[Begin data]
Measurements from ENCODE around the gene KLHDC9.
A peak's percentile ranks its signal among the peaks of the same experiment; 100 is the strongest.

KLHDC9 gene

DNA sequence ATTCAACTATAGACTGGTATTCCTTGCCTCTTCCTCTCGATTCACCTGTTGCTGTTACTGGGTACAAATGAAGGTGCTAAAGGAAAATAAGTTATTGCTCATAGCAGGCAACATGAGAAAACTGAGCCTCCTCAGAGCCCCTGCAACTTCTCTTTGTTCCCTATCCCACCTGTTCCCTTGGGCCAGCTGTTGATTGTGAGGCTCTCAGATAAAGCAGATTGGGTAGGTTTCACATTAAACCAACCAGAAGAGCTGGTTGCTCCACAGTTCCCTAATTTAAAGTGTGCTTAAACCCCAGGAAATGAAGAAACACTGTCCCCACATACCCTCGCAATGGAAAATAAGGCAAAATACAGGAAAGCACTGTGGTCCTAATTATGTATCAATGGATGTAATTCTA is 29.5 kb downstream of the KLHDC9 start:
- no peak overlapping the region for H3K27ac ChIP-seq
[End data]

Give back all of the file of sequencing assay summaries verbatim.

Measurements from ENCODE around the gene KLHDC9.
A peak's percentile ranks its signal among the peaks of the same experiment; 100 is the strongest.

KLHDC9 gene

DNA sequence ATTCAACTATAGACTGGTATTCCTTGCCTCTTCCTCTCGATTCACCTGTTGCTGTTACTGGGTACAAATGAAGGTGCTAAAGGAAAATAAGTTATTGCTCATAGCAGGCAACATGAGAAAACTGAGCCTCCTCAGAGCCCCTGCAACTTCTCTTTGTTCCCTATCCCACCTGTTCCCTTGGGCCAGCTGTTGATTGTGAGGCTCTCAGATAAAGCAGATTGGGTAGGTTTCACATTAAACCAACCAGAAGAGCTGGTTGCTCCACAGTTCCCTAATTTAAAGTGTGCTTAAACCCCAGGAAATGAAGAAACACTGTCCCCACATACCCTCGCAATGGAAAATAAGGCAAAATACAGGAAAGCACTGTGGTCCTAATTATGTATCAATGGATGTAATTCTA is 29.5 kb downstream of the KLHDC9 start:
- no peak overlapping the region for H3K27ac ChIP-seq